The Original ‘Bigot’


Bigot: a person who is intolerant toward those holding different opinions — ORIGIN: late 16th century (denoting a superstitious religious hypocrite): from French, of unknown origin.

~New Oxford American Dictionary

Is it possible to go in search of the origin of a word? Etymology, the study of the origin of words and how they change throughout history, is considered a noble pursuit for a writer or historian. The search can be particularly interesting when the word has a disputed origin plus a dark side referring to a type of human behavior, and the word bigot falls under that shadow.

The meaning of bigot today is much broader than it used to be. In the late 16th century it rose out of the French language and meant a superstitious religious hypocrite. Exactly who the French were saying that about is where controversy and disputes arise. One accepted idea is that it originally referred to the Normans of northern France, who descended from Vikings who pillaged and settled many areas of northern Europe, England, and Ireland starting around 900AD.

A history of the Normans is too vast and long to get into in this space. Suffice it to say that the Vikings were pagans and some of them settled into communities like the area now known as Normandy. Over time they adopted the Christian ways of the locals. So one might imagine a time when their descendants were Christians by day and pagans by night, and the word ‘bigot’ arose to disparage their behavior. Later that word found its way into English.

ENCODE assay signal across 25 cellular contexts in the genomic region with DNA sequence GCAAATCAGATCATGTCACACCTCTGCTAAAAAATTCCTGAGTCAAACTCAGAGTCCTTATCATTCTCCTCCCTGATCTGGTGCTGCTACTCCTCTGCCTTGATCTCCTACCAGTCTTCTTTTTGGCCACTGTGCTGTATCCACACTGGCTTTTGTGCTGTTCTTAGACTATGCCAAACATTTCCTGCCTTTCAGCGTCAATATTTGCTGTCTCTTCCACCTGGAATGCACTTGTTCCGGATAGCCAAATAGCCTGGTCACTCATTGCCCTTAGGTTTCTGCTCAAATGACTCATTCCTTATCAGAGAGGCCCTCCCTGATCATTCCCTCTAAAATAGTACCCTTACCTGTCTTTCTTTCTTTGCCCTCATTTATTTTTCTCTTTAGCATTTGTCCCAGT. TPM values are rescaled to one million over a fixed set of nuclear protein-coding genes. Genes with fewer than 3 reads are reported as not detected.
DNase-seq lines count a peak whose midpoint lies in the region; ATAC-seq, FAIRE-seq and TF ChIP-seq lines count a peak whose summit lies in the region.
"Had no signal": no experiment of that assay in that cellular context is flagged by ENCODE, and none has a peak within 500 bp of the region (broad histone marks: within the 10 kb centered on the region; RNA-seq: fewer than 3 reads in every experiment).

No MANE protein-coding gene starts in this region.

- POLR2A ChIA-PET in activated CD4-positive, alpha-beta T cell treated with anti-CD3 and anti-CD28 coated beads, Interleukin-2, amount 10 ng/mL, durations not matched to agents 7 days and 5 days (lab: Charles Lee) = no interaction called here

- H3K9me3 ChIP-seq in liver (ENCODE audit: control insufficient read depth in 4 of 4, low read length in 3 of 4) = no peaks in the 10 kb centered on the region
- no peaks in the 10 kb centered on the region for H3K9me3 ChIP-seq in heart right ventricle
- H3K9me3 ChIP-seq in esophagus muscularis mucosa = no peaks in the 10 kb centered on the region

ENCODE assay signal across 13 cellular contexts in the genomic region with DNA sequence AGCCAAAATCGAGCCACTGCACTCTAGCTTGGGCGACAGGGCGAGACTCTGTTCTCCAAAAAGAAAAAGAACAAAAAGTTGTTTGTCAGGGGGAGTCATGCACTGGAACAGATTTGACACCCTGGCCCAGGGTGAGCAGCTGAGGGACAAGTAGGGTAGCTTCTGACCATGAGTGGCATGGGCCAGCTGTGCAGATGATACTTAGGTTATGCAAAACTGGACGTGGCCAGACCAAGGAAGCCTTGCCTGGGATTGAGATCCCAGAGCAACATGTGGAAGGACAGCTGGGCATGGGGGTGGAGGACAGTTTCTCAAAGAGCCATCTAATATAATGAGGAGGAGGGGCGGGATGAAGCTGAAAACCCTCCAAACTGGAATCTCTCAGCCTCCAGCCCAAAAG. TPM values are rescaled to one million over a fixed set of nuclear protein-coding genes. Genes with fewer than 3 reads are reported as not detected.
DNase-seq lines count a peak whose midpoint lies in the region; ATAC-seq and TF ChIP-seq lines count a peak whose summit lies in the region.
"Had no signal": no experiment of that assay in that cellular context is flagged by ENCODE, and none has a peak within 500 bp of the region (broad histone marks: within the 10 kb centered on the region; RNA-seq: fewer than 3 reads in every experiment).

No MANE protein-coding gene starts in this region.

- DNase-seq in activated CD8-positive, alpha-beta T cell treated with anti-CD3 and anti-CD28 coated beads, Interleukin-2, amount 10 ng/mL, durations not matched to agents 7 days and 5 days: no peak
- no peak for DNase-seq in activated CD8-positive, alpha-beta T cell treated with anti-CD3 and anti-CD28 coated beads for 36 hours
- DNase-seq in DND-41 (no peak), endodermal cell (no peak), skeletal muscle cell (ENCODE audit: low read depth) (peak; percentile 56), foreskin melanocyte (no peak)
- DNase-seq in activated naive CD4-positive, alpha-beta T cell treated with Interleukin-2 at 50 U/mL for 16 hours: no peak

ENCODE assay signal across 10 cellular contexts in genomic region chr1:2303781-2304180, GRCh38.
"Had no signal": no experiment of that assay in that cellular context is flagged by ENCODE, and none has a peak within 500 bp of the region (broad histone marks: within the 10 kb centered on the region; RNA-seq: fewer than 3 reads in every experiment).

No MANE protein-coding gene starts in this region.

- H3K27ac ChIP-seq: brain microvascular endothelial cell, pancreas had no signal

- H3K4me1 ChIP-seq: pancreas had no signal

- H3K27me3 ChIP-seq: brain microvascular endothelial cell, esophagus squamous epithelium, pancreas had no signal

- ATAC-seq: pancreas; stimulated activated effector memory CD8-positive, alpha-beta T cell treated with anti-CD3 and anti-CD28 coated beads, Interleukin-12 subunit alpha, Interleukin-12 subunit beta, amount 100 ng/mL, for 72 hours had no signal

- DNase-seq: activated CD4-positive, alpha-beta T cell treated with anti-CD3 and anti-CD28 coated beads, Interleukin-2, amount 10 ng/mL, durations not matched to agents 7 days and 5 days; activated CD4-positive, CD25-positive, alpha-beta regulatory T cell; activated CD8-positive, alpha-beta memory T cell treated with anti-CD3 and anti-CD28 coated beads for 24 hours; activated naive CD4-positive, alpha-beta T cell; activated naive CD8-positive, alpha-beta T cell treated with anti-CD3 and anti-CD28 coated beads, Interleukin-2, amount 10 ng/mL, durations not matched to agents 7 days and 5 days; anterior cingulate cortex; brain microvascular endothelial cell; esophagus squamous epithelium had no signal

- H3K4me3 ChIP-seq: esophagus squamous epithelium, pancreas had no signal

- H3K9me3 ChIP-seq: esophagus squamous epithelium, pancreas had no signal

A few linguists proffer a story that the word bigot comes from a Germanic or Middle English expression ‘bi God’ (by God) originally shouted by a former pagan Viking conqueror named Rollo while refusing to kiss the French king’s feet in a show of fealty. It then became used as an exclamation against unruly behavior of former Vikings who piously exaggerated Christian worship by day to cover up their darker drunken exploits by night. The problem with all this is that it appears that the ones doing the name calling were actually the bigots, intolerant of those from another culture. So it’s a case of turnabout is fair play, but this story is most-likely not true and the original use of bigot is something more obscure.

Whomever the original bigot might have been is lost to history, but there seems to be no shortage of folks today to carry on the behavior into the future.

Categories: InSearchOf...Tags: , , ,

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